I can’t imagine that sort of a thing happening in most other societies.

39 y81 November 28, 2017 at 11:19 am

What is the source of these statistics? (Not that they aren’t believable, but I like to know my sources.)

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40 Cooper November 28, 2017 at 4:37 pm

The stats are NOT believable. You don’t report a rape in a country where you don’t trust that the police will believe you.

http://www.nytimes.com/2012/02/29/world/asia/29iht-letter29.html

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41 Pramod November 29, 2017 at 12:00 am

Haha. Big Hollywood stars sexually abuse women around them and the victims don’t speak up for decades. How’s that for under reporting ?

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42 raj November 28, 2017 at 11:20 am

“In Iran we don’t have homosexuals like in your country”

Indian rape victims are much less likely to report than Americans or Swedes. Swedish and American police are much more likely to take a report seriously. India doesn’t recognize marital rape. Sweden recognizes many nonviolent and nonpenetrative acts as rape. You are the one applying different yardsticks.

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43 shrikanthk November 28, 2017 at 12:16 pm

Sure, that’s because Sweden is a deeply immoral country that is sold to the feminist lobby

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44 A Truth Seeker November 28, 2017 at 1:03 pm
45 Vishwas November 28, 2017 at 2:41 pm

Not only that. A significant percentage of rape cases before the courts is actually parental criminalization of consensual relationships. Here is the link. The author is an avowed feminist.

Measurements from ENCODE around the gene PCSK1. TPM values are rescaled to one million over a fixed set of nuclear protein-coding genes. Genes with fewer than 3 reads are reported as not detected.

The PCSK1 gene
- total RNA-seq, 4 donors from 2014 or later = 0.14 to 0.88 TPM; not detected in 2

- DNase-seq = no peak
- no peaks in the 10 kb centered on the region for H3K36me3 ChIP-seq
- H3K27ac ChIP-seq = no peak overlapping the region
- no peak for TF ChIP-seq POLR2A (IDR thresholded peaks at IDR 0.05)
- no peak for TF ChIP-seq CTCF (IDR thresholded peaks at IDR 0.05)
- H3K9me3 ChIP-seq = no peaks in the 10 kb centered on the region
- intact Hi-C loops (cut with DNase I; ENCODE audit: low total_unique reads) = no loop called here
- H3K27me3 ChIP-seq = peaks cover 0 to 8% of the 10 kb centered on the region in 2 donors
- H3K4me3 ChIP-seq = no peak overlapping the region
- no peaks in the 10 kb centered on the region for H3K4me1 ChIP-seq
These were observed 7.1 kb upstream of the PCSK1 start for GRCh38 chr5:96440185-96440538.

http://www.thehindu.com/data/the-many-shades-of-rape-cases-in-delhi/article6261042.ece

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46 shrikanthk November 28, 2017 at 2:57 pm

Blah / Kris – This is interesting. Vishwas’s link shows that the “rape definition” thresholds aren’t that high in India as people are apt to think. And under-reporting is also probably exaggerated as a factor.

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47 Cooper November 28, 2017 at 4:39 pm

The cops in India are much quicker to blame the victim than they are in Sweden. http://www.independent.co.uk/news/world/asia/indian-women-aint-no-cinderella-selfies-after-midnight-support-stalking-victim-case-politician-a7883841.html

You’d have to be crazy to think Sweden has 50 times the rape rate of India.

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48 shrikanthk November 28, 2017 at 4:55 pm

Nobody is saying 50. We are just saying India has a lower rape rate than Sweden. Nobody disputes that, regardless of the under-reporting that might exist.

And there are MANY MANY false rape cases in India as well. Indian women are no angels. They can be nasty.

49 Michael S November 29, 2017 at 2:34 am

Does shrikanthk have a number more exact than “MANY MANY” for false rape claims, and some sort of citation to back it up? I’m curious, because as many already-mentioned problems there are for rape statistics, I’d imagine there would be quite a few for the “false” ones.

For example: Are they false, or just not proven to be true to the satisfaction of a jury or judge? There’s a difference.

50 shrikanthk November 29, 2017 at 11:11 am

I suggest you read Vishwas’s link.

51 blah November 28, 2017 at 8:59 pm

Very good point.

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52 freethinker November 29, 2017 at 6:32 am

shrikanthk, even 20 years ago many victims of rape in India used to hesitate reporting it because instead of ostracizing the criminal it is the women who used to get ostracized. These days more victims of rape are bold enough to complain. Sadly even today I know many well-educated people who view these victims with suspicion and this puts off many women . So perhaps we really don’t know how many rape cases go unreported.

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53 shrikanthk November 29, 2017 at 6:37 am

There are also many women who do file false cases. And women hesitate in the US too. It’s interesting we are discussing this in US where I find so many women opening up against celebrities years after the alleged incident.